There are a number of criticisms of MLB’s final-offer arbitration system.  Team owners argue that the system unfairly benefits players as those who go through arbitration are all but guaranteed at least some increase in their salary, whether they “win” the hearing or not.  Furthermore, the difference in player and team offers for arbitration has been gradually on the rise.  This widening gap creates higher stakes for both team and player in the process.  Another criticism associated with this offer difference is that the system calls for the team to present evidence at the hearing which is detrimental to the player. This can damage the player/team relationship.  Finally, some argue that because the arbitrators do not factor in the economic status of the team, the system is unfair on small-market teams by forcing them to pay more for a player than they otherwise would.

VI. DEFENSES OF MLB’S ARBITRATION SYSTEM

Those who defend the final-offer arbitration system highlight the ways in which the system has accomplished its primary goal: good faith negotiation and settlement of a majority of salary disputes.  They point out that free agency and increased revenue have contributed to the great rise in player salary, not just arbitration alone.  Proponents also rebut the criticism of increased salaries by asserting that most players are underpaid in their first two or three years of service.  The system is also viewed as helping small-market teams.  Arbitration allows teams to enter into negotiations with talented players for multi-year contracts before they are able to leave for free agency and potentially more money than they would have made via arbitration.

VII. OVERVIEW OF THE “FINRA” EMPLOYMENT DISPUTE RESOLUTION PROGRAM

In securities industry dispute resolution governed by FINRA (Financial Industry Regulatory Authority), a FINRA registered broker may file a claim against his employer for a number of causes that relate to either a compensation dispute or the employee’s allegation that the company has discriminated against him or her in some fashion.  This claim goes through a traditional arbitration process which is similar to a judicial proceeding.  The employer can respond to the claim or file to have it dismissed.  The sides then choose arbitrators who will hear the case and issue a written opinion.  In every case, the employee presents a dollar figure to the arbitration panel and the employer defends, contending that the employee should receive zero compensation.  Both sides also have options available for contesting and vacating this award.  The average time frame for these claims to reach conclusion is seventeen months.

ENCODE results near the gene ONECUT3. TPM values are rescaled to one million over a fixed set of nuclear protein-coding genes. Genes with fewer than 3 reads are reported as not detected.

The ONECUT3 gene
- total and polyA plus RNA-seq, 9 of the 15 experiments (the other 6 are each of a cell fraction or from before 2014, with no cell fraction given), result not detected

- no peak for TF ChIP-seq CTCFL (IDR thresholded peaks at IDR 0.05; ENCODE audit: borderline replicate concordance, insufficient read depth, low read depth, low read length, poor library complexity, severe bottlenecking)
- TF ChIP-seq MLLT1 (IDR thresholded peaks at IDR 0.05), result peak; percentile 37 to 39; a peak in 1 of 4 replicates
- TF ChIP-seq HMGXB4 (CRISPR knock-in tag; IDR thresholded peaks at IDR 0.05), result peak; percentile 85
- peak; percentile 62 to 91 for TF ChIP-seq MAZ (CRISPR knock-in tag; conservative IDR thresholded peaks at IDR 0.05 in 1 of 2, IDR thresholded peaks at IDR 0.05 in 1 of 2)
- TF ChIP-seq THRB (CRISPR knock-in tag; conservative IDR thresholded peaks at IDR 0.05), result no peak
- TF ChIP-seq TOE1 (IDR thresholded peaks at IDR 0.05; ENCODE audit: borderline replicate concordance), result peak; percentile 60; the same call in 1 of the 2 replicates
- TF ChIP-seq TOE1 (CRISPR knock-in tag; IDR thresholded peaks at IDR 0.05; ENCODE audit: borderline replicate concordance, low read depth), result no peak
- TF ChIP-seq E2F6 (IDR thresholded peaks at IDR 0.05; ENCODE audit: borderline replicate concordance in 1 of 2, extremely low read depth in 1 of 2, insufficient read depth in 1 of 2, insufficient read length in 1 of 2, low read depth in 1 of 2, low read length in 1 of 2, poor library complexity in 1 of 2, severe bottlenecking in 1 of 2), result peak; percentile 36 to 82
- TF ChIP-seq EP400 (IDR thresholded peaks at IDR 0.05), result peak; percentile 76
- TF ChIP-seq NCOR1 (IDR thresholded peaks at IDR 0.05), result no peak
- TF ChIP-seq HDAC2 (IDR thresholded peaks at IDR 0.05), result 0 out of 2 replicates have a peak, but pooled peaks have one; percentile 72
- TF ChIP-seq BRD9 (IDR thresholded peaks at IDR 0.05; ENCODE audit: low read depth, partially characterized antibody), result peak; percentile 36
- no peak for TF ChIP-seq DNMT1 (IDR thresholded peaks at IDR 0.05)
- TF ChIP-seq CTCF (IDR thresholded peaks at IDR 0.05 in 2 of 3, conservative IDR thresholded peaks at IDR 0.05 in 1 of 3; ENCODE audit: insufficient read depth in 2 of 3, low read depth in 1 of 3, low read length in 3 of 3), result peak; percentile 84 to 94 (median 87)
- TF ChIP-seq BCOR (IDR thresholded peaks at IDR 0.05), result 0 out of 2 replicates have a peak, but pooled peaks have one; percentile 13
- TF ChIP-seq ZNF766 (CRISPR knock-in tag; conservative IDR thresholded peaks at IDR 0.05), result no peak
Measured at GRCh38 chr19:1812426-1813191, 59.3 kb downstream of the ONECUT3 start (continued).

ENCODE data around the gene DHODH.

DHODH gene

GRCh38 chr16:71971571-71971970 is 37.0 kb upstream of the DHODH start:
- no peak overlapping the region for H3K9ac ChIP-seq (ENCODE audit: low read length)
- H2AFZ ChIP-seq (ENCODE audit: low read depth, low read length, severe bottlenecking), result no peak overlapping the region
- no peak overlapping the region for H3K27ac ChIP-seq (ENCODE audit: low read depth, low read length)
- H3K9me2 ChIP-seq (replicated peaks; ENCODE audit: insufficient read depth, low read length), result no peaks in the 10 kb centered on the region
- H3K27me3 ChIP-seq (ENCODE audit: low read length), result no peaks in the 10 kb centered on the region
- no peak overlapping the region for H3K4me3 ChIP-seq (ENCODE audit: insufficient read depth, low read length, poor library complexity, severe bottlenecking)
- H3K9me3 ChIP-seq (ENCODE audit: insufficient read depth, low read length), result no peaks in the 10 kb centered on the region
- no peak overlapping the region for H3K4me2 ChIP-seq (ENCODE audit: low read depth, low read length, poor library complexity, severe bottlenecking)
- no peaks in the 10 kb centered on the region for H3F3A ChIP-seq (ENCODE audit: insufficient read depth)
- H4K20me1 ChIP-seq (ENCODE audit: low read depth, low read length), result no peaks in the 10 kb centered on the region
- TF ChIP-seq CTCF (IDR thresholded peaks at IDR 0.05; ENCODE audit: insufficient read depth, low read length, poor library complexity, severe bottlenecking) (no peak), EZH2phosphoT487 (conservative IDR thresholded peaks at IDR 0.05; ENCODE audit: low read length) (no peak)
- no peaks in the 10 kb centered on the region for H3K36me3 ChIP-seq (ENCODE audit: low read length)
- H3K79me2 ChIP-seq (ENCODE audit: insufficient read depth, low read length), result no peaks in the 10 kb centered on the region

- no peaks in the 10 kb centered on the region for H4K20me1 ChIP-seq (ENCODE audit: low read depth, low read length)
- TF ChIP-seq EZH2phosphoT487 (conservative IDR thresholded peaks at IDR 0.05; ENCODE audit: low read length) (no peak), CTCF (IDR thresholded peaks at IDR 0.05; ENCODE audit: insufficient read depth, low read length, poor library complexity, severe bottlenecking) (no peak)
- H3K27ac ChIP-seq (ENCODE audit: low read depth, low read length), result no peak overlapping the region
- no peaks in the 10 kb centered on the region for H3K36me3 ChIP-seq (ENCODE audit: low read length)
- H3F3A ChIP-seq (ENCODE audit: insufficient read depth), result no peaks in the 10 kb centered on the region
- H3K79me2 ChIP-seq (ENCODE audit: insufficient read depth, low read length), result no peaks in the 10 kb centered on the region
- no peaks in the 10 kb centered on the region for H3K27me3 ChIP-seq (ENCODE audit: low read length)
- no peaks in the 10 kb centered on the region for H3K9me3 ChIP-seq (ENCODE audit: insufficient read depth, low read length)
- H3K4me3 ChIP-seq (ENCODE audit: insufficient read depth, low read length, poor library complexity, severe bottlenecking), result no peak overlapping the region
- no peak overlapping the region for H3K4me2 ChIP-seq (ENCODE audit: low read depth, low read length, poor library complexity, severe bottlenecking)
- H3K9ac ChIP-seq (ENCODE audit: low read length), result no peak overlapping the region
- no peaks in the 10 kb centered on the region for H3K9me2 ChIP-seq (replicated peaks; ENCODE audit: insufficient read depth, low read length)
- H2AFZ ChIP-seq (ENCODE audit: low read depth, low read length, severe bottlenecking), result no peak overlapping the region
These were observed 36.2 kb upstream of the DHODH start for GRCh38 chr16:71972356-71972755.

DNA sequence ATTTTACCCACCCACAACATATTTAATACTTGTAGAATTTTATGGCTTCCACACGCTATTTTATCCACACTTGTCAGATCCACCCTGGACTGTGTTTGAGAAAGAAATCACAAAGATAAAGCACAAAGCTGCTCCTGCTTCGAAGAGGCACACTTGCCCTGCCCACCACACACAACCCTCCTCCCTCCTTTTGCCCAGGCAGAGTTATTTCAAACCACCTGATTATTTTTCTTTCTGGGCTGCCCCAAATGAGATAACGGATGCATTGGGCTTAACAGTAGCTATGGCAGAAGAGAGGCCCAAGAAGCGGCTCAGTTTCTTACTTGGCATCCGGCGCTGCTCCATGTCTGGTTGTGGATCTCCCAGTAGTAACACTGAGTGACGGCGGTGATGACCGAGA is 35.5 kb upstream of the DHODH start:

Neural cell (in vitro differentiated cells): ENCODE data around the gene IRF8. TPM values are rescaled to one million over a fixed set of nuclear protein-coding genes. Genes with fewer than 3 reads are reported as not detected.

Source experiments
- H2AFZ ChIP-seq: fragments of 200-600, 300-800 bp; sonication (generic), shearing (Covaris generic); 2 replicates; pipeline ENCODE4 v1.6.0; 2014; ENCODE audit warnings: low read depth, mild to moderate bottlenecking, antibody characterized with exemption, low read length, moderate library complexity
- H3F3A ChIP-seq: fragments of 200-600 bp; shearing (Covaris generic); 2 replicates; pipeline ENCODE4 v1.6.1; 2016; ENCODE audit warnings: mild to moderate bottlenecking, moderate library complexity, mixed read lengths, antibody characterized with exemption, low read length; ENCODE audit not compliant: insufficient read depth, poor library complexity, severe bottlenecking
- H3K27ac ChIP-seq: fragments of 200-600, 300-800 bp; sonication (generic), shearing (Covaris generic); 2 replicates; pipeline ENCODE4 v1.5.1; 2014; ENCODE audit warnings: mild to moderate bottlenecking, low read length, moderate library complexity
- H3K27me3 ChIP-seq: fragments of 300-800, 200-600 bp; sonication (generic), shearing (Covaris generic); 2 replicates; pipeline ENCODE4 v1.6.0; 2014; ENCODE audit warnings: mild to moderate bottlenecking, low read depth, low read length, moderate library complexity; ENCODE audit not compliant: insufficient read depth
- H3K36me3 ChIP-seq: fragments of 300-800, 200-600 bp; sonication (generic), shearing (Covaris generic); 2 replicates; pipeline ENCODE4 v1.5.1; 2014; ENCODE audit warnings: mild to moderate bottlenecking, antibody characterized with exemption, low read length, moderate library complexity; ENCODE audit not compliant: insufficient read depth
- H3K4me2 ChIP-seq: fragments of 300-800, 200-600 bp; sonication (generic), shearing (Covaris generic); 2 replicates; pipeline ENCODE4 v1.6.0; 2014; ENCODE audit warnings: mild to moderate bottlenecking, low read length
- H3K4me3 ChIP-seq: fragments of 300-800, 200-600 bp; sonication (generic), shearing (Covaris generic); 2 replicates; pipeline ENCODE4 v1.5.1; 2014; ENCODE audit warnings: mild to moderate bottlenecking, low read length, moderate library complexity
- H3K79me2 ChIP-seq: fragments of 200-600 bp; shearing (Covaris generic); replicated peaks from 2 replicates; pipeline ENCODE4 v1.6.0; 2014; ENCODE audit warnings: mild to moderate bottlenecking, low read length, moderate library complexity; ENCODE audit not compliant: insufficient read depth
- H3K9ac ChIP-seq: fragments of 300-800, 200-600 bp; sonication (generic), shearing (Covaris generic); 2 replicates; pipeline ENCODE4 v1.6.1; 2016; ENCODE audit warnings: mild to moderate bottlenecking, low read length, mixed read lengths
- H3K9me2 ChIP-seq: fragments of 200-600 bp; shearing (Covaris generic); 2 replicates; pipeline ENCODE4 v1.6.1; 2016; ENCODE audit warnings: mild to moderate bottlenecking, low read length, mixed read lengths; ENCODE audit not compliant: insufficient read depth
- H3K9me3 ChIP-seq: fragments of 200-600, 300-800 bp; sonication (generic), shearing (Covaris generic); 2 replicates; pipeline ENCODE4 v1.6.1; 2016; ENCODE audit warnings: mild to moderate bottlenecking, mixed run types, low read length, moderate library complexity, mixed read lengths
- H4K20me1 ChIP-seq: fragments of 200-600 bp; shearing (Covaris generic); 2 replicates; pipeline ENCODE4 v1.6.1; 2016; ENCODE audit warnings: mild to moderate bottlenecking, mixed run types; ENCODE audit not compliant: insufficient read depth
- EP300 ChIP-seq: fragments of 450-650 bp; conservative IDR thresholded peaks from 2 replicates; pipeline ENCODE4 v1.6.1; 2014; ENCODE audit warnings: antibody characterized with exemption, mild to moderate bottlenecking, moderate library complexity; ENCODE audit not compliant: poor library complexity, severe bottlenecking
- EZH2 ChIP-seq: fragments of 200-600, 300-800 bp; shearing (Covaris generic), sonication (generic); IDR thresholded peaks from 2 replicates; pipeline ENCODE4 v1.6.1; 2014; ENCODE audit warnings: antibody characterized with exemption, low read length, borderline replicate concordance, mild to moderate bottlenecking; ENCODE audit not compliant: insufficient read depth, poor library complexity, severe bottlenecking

VIII. A CASE FOR FINAL-OFFER ARBITRATION IN FINRA EMPLOYMENT DISPUTES

FINRA Arbitrations have two distinct processes: determining liability and determining the amount of the award.  For cases where liability is found, final-offer arbitration should be used to determine the amount of the award.

A final-offer arbitration system would benefit the securities industry in a variety of ways.  Employees often receive approximately 25% of their monetary damage claim, suggesting the two sides are very far apart.  The final-offer system would encourage parties to make more reasonable claims and likely lead to more settlements as parties are in a closer bargaining zone.  Final-offer arbitration would also decrease the costs of the process by reducing the time spent in arbitration determining the award.  Finally, many of the criticisms in final-offer arbitration in MLB are unique to MLB, and therefore do not apply to securities arbitration.

IX. THE IMPACT OF IMPLEMENTING FINAL-OFFER ARBITRATION IN FINRA EMPLOYMENT DISPUTES

The final-offer arbitration system will not lead to a “sacrifice of justice”, as it will not be used to determine liability.  As such, the procedure will maintain the same level of due process. The benefits associated with less time consumption, increased settlement, and decreased expenses outweigh any negatives of implementing final-offer arbitration as it applies to determining the award.

X. CONCLUSION

Over its forty years in existence, MLB’s final-offer arbitration system has proven to be both efficient and cost effective in settling salary disputes.  FINRA would receive the same benefits if it required final-offer arbitration in its dispute resolution program.  Implementing final-offer arbitration will lead to quicker and cheaper arbitrations, more settlements, and maintain the standard of justice for participants.


Posted in: Volume 11, Issue 3